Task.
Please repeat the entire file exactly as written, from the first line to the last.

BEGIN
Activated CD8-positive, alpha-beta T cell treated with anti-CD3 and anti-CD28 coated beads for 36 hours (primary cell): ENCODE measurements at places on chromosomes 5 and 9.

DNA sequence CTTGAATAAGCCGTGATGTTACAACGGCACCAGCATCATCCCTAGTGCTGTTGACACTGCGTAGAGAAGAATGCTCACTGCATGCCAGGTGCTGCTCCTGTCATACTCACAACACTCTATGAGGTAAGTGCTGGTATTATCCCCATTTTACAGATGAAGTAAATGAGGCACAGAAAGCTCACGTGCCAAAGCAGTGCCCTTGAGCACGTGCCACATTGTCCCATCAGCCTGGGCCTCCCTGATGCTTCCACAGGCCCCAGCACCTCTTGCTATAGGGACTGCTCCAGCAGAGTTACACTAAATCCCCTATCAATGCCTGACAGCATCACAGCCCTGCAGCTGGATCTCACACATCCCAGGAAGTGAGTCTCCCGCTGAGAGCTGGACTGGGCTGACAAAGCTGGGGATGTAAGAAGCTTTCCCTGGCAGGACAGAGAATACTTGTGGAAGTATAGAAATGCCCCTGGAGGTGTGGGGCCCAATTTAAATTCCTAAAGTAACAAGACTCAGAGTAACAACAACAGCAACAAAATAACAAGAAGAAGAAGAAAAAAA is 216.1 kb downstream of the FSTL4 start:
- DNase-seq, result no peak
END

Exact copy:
Activated CD8-positive, alpha-beta T cell treated with anti-CD3 and anti-CD28 coated beads for 36 hours (primary cell): ENCODE measurements at places on chromosomes 5 and 9.

DNA sequence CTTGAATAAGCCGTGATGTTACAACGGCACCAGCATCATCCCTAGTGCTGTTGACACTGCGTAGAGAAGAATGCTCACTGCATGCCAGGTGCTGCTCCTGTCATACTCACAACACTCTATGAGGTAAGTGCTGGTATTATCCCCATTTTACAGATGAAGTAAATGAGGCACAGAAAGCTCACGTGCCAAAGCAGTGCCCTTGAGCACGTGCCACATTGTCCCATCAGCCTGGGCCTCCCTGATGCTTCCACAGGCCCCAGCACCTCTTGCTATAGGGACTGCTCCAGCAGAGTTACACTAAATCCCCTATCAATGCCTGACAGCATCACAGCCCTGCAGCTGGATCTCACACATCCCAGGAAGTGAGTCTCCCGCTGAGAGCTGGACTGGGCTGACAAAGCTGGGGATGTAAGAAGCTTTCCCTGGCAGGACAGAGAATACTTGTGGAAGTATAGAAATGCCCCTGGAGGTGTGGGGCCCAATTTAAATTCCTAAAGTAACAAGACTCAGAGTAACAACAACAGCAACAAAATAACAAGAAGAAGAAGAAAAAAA is 216.1 kb downstream of the FSTL4 start:
- DNase-seq, result no peak